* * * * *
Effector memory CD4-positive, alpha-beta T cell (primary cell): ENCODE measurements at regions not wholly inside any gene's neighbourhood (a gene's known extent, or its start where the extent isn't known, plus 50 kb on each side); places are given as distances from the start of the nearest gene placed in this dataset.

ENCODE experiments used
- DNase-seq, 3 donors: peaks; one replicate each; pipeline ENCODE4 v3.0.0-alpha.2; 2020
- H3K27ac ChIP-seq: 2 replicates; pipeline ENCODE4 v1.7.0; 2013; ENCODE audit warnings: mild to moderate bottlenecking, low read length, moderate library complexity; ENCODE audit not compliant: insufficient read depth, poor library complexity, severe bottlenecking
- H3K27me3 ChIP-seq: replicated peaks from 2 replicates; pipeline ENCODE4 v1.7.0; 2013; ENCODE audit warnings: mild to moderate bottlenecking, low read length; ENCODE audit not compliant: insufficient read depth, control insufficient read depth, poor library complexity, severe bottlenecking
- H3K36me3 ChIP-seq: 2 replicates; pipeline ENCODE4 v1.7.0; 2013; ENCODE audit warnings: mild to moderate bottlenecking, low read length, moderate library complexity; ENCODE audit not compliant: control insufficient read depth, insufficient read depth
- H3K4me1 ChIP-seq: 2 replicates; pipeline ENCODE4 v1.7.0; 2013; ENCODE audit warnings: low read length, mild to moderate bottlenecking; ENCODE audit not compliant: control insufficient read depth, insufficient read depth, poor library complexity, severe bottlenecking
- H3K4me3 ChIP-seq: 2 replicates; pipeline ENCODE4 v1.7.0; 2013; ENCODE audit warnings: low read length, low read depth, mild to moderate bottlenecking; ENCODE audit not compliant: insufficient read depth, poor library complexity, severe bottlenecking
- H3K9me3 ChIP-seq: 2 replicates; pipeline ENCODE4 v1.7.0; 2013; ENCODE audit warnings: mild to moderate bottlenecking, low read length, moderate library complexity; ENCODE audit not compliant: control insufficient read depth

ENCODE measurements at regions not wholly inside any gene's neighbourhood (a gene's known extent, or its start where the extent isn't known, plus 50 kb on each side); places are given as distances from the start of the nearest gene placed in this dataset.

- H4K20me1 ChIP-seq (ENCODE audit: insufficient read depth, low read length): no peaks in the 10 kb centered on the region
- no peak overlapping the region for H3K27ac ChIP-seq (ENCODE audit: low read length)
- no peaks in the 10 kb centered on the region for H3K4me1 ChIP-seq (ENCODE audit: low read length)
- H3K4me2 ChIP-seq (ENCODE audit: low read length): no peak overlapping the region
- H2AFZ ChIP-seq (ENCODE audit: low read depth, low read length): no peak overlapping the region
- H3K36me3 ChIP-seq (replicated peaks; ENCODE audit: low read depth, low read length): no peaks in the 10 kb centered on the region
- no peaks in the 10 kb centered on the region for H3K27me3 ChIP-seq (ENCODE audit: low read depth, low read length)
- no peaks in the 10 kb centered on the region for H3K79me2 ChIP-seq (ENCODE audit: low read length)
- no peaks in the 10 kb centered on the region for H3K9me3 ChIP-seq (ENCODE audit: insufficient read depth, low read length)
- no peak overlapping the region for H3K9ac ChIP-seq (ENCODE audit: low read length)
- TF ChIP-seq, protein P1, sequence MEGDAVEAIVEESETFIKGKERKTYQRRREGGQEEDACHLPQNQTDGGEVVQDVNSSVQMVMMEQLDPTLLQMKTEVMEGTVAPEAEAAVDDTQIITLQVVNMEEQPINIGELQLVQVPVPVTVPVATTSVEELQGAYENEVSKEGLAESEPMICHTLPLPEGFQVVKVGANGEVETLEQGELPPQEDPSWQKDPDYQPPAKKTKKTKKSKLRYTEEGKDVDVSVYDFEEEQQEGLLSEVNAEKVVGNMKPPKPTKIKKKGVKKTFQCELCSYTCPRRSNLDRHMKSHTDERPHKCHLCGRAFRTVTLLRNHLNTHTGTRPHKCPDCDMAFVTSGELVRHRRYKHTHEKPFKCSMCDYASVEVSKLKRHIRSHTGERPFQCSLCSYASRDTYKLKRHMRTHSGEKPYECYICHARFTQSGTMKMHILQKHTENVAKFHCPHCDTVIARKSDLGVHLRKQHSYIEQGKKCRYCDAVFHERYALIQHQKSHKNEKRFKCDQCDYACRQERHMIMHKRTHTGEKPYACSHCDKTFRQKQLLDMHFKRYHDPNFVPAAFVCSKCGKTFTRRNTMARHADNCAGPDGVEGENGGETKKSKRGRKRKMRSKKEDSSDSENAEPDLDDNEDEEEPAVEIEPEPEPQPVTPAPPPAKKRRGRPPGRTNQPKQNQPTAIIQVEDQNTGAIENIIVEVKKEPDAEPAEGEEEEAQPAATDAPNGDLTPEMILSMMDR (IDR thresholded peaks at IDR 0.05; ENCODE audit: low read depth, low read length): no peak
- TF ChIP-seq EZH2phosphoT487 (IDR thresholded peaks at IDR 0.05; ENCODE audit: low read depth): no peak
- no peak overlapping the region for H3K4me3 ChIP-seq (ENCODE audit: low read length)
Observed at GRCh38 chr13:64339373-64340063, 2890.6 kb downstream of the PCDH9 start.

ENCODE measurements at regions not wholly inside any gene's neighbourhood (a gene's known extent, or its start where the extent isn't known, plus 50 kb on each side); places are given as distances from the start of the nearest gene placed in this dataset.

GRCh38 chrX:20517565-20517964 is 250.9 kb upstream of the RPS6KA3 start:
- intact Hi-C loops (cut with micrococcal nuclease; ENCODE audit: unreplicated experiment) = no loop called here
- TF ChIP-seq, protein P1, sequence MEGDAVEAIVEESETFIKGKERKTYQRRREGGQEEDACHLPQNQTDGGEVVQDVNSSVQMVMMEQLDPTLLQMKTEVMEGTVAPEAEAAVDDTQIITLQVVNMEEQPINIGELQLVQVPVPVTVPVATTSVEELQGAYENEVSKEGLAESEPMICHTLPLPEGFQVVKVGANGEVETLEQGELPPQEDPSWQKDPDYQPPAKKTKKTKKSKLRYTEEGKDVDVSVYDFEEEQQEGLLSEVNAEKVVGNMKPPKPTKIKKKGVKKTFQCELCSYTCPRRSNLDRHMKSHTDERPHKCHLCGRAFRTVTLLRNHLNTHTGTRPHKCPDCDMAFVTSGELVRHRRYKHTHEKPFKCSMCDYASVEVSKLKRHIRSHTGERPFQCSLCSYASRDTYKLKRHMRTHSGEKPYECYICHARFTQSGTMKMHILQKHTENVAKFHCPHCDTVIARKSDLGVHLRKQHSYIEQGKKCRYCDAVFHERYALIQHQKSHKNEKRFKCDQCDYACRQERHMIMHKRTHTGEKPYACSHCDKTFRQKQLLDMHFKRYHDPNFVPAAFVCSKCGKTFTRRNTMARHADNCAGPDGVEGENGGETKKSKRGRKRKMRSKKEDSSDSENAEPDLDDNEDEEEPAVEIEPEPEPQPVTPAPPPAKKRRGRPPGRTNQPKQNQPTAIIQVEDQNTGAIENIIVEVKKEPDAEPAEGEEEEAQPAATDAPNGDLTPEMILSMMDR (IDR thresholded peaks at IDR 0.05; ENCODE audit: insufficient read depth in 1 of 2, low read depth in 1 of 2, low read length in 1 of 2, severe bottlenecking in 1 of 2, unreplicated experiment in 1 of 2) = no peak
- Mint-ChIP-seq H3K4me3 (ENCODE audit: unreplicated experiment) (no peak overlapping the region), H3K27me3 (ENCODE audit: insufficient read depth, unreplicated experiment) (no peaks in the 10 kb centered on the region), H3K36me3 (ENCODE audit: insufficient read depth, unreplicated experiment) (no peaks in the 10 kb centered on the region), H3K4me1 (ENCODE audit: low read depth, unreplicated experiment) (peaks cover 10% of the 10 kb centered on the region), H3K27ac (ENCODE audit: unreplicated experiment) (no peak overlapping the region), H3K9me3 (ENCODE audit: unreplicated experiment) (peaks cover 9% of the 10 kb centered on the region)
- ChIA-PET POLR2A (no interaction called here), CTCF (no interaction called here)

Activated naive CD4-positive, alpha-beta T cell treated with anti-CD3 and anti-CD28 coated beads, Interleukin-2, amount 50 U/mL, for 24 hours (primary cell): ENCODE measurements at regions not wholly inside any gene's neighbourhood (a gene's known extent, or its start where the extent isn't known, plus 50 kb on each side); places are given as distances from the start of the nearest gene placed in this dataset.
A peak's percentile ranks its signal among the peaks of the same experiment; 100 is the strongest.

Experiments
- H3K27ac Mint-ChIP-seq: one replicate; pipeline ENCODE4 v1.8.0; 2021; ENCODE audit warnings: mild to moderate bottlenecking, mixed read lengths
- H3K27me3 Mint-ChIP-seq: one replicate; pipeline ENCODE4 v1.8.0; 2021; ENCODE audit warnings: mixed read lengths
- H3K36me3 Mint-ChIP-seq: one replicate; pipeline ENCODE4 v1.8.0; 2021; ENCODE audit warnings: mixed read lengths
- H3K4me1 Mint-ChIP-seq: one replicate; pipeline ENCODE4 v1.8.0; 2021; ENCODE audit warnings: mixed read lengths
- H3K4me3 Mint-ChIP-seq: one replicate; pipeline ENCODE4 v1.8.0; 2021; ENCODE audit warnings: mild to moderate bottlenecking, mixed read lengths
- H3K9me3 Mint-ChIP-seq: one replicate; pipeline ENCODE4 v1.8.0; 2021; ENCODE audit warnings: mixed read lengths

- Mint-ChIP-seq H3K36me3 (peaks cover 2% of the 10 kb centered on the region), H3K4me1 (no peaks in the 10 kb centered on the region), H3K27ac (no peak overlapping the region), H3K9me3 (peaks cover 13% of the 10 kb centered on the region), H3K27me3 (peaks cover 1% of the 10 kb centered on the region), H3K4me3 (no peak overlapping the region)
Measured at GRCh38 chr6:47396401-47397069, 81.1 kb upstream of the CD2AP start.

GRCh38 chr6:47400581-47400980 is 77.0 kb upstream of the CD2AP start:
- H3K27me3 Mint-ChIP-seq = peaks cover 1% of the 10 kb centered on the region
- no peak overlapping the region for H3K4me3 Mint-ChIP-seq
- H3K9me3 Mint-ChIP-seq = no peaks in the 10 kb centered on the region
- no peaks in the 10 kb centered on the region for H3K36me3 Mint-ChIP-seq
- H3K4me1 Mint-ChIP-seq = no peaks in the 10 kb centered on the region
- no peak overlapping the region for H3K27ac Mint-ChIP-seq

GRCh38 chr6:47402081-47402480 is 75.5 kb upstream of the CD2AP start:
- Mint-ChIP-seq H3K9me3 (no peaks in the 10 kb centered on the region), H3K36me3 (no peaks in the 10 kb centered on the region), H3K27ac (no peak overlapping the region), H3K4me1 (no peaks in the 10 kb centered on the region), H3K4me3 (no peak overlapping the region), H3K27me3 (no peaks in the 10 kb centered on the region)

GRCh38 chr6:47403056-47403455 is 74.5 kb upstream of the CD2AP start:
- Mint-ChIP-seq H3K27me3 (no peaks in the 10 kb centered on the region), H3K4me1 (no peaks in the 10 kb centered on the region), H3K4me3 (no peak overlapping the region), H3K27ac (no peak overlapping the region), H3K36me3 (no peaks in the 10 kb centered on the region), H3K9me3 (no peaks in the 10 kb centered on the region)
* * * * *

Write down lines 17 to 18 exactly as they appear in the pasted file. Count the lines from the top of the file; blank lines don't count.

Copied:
- no peaks in the 10 kb centered on the region for H3K27me3 ChIP-seq (ENCODE audit: low read depth, low read length)
- no peaks in the 10 kb centered on the region for H3K79me2 ChIP-seq (ENCODE audit: low read length)